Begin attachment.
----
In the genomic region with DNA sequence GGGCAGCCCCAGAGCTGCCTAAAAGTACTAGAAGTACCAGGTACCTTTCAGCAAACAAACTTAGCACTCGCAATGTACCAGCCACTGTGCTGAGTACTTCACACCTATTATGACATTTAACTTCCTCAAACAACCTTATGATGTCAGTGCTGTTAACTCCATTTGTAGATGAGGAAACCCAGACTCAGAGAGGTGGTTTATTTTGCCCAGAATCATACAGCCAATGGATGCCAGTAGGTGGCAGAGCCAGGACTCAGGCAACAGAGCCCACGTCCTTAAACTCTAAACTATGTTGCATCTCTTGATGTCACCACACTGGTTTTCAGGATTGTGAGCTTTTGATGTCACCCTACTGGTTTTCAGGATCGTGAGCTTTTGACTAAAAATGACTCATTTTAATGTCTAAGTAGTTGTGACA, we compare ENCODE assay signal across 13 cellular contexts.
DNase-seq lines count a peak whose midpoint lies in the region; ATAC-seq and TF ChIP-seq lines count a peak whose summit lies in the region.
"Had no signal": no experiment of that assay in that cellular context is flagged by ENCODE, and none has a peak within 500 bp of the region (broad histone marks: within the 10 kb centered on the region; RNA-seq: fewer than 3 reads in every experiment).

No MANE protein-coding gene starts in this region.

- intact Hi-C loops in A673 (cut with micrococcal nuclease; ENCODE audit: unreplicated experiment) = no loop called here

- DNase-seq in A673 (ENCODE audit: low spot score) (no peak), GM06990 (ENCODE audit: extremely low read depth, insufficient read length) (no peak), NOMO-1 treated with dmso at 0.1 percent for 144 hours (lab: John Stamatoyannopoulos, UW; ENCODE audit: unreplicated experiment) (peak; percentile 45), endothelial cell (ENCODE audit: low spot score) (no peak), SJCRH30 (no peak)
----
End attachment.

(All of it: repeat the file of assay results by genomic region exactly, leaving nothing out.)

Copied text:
In the genomic region with DNA sequence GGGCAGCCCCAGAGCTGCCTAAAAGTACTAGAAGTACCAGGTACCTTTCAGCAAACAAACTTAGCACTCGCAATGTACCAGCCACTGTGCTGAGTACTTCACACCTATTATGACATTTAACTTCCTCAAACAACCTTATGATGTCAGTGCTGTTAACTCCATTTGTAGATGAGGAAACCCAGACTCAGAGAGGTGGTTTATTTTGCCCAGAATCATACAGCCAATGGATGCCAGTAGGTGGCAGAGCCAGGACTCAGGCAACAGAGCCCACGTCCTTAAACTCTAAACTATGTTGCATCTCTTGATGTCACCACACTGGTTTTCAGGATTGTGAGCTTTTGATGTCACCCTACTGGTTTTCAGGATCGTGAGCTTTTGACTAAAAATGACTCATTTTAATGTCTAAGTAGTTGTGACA, we compare ENCODE assay signal across 13 cellular contexts.
DNase-seq lines count a peak whose midpoint lies in the region; ATAC-seq and TF ChIP-seq lines count a peak whose summit lies in the region.
"Had no signal": no experiment of that assay in that cellular context is flagged by ENCODE, and none has a peak within 500 bp of the region (broad histone marks: within the 10 kb centered on the region; RNA-seq: fewer than 3 reads in every experiment).

No MANE protein-coding gene starts in this region.

- intact Hi-C loops in A673 (cut with micrococcal nuclease; ENCODE audit: unreplicated experiment) = no loop called here

- DNase-seq in A673 (ENCODE audit: low spot score) (no peak), GM06990 (ENCODE audit: extremely low read depth, insufficient read length) (no peak), NOMO-1 treated with dmso at 0.1 percent for 144 hours (lab: John Stamatoyannopoulos, UW; ENCODE audit: unreplicated experiment) (peak; percentile 45), endothelial cell (ENCODE audit: low spot score) (no peak), SJCRH30 (no peak)